Duty · Pre Planning Your Scene · Sometimes You Get to Think That You Have Accomplished Something!

Health Care Stagecraft

So, I see children from time to time. Commonly, they are dubious about the entire “Going to the doctor” thing (yeah, I DO realize that I am not a physician, I am a midlevel. May I observe you explain that distinction, to an anxious child?) With that as a starting point, you can imagine that my approaching said anxious child with a stethoscope, and then with an otoscope (“the ear looking thingy”) might not end well. Yeah, me too.

One of the lessons I learned on Da Street (besides knock from the side of the door, and always have a second way out of any room I enter, and always have a knife, and…well, the important lesson is…..) is misdirection. On the street this manifested itself as changing the topic of conversation, as, on a hostile scene, announcing, “WE have to go and get the stretcher!”, and then both of us doing so, and motoring merrily away from the threatened free fire zone. Returning, if at all, with police.

In a more sedate clinical setting, this manifests itself with my (now) stock spiel for kids.

“This here (hold stethoscope up) is my body tickling thingy. Now, this is really, really tickley, but I only have one, right? That’s not enough to share. So, if you laugh, everybody will know how much fun it is, and they will be sad. ‘Boo-Hoo! (insert child’s name here) got tickled, and I didn’t! That is so unfair! I am so sad!’ Now, we don’t want them to be sad, do we?” (generally, toddler-sober negative head wag) “So, try very hard not to laugh, so that they are not sad! Okay?”

(generally, “ok”)

Once heart and lungs are auscultated, I continue with my misdirection. “You did so very, very well in not laughing, now we move up to the ear tickley thingey! Same rules, try not to laugh so that they do not know how much fun it is, and they are not sad that I cannot share, okay?”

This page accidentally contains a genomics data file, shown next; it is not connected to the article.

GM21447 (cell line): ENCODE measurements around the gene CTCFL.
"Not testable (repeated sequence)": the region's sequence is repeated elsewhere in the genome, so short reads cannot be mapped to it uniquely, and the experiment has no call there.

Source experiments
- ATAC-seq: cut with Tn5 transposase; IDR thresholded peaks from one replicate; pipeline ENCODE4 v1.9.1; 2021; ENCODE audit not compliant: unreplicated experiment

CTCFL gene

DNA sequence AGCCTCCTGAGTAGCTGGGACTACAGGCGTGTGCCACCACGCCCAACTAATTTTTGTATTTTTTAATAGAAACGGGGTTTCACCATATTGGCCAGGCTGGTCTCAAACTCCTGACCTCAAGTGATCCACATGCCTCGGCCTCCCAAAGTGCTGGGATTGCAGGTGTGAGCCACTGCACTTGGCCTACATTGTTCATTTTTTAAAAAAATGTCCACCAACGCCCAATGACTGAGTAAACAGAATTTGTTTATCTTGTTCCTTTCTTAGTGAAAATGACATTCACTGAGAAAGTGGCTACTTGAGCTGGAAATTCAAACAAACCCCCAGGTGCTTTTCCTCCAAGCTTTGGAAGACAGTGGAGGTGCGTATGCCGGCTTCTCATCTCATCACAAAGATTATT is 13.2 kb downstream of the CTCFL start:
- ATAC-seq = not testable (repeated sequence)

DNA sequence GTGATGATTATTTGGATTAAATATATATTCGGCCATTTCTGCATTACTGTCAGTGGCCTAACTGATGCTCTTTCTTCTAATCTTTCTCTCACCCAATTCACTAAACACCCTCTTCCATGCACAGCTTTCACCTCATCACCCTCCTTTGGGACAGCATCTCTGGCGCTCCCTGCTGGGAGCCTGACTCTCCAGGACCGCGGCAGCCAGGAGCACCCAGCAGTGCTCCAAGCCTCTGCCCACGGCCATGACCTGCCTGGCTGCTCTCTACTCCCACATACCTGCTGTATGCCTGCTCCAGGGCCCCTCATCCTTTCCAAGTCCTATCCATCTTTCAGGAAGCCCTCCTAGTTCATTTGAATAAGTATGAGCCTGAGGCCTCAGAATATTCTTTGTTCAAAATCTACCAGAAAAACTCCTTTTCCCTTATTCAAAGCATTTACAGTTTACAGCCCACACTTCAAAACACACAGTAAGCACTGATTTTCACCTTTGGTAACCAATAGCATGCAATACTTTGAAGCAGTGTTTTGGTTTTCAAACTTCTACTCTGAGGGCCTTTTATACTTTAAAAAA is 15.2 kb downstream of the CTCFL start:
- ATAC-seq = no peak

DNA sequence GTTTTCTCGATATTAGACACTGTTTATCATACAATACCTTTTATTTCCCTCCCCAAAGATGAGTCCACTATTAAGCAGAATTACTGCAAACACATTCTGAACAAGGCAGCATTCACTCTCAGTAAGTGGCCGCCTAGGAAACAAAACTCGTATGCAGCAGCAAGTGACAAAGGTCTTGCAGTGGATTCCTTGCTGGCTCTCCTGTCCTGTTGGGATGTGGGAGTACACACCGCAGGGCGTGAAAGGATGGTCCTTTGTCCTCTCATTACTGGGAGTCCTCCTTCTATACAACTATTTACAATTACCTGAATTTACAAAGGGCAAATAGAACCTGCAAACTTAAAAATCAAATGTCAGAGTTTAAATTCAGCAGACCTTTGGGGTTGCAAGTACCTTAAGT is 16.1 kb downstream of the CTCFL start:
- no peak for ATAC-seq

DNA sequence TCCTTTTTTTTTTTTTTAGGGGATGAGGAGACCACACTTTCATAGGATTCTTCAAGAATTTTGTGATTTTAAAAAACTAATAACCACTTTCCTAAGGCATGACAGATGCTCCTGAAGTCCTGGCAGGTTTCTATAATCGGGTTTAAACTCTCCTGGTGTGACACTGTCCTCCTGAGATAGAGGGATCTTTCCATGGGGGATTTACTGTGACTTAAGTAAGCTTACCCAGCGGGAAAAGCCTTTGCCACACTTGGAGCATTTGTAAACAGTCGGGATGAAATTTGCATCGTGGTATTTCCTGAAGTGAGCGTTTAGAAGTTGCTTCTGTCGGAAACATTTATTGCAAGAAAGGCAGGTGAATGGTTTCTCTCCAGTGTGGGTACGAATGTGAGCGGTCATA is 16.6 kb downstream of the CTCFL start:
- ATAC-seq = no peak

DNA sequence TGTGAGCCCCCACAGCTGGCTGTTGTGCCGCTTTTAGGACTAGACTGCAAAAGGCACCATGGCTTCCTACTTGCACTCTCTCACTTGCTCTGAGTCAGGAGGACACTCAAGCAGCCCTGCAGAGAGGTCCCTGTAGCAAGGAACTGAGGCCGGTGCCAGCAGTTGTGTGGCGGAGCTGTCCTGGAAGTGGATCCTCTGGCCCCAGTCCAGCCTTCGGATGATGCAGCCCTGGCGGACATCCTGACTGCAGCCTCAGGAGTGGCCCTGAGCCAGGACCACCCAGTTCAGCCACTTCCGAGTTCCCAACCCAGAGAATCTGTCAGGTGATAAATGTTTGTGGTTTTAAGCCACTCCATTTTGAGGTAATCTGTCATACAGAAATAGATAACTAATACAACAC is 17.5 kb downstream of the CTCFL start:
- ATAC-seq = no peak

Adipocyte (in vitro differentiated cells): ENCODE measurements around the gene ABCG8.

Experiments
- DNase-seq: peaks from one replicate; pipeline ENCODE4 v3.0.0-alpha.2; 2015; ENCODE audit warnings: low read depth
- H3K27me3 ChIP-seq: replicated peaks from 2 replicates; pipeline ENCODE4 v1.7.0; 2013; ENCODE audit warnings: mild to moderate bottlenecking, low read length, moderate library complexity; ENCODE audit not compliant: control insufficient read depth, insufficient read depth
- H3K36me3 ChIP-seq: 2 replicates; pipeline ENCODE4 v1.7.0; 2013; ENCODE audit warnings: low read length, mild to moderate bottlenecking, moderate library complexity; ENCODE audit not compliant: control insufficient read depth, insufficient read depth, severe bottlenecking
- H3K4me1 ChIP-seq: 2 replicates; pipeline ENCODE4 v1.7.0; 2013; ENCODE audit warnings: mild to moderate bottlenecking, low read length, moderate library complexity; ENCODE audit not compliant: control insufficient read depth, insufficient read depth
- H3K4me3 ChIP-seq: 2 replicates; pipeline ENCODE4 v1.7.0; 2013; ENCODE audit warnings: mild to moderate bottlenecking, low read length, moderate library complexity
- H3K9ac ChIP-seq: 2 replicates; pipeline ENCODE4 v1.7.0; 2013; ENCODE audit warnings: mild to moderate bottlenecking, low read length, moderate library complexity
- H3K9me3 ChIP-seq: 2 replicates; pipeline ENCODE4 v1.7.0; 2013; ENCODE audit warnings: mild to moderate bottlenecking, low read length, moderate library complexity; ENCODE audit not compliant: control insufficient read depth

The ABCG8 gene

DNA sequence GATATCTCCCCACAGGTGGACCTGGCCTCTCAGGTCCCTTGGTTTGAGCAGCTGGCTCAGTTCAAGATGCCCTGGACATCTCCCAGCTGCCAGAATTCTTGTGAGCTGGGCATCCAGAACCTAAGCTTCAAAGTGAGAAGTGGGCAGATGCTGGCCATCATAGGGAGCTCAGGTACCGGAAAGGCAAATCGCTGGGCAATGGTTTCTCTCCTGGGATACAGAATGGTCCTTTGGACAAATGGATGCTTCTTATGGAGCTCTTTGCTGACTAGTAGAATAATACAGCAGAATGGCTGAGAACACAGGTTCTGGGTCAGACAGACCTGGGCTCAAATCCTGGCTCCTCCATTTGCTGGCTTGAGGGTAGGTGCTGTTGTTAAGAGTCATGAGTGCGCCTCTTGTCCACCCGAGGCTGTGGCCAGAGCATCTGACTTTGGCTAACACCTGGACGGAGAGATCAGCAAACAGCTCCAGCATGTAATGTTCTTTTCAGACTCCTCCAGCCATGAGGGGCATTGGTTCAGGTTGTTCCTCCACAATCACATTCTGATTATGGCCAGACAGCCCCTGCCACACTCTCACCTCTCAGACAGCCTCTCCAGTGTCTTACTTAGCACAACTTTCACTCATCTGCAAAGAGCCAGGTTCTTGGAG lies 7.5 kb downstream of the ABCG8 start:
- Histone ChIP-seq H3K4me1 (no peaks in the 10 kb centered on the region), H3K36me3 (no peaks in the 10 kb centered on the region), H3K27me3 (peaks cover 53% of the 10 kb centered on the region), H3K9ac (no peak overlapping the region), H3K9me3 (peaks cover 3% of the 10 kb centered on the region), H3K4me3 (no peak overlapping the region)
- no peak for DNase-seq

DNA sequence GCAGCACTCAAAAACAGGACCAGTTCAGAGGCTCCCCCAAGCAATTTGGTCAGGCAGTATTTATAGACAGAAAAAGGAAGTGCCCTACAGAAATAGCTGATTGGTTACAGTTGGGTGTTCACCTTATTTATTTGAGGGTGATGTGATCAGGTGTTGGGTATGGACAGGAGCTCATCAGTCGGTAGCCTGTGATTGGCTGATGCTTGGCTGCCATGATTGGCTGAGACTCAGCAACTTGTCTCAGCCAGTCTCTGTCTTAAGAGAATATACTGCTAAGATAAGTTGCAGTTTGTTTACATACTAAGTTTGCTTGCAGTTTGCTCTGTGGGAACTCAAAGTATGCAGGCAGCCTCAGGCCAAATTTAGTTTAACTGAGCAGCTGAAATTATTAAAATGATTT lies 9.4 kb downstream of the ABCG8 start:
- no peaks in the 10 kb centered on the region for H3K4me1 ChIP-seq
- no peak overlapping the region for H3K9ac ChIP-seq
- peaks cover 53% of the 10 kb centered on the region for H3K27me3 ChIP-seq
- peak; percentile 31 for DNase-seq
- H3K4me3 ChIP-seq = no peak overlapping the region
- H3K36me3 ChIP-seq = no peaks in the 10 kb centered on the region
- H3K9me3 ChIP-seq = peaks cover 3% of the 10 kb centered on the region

Generally, again, “Okay.” While the child is trying to identify what the heck is so darned tickley about otoscopy, I finish.

One bonus point, is, even if the child screams and kicks and writhes, I can congratulate them. “Wow! You did so very well! I don’t think that they even suspect how much fun that was! You can stop pretending, now! You have successfully finished! Well done!”

Sometimes it is healthcare stagecraft, that lets you complete your job.

5 thoughts on “Health Care Stagecraft

  1. We took popsicles on the trips when vaccinations were scheduled. Ice is magic. Cool the target. Hand the popsicle to the kid-unit and let them unwrap it. As soon as it was in the mouth, Doc Curmudgeon would make the pup-tent and do-the-deed.

    My dentist also had a “trick”. He found that pulling the front door of the pup-tent into the needle was less painful (for unknown reasons) than plunging the needle into the pup-tent.

    Obviously, works best for SQ injections.

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  2. I have been here before, but it was awhile ago. I note that both Eaton Rapids Joe and myself are from the great state of Michigan. My hometown is Hesperia, but I have lived about half of my 60 years in Muskegon.
    I have been a Ham Radio operator since about 1972, but for 2 years or so. I am only active in 2 meters now, as it is just too expensive to get onto IT for now.
    I am retired, after over 35 years spent making steel in a melt shop. I just wanted to let you know that your posts are still relevant and interesting.
    Be well and stay safe.

    Pigpen51

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    1. Michigander myself, Grand Rapids. Moved in 1963 as a toddler to Oregon. I did live there for 3 years working at Grand Rapids Osteopathic some years ago.

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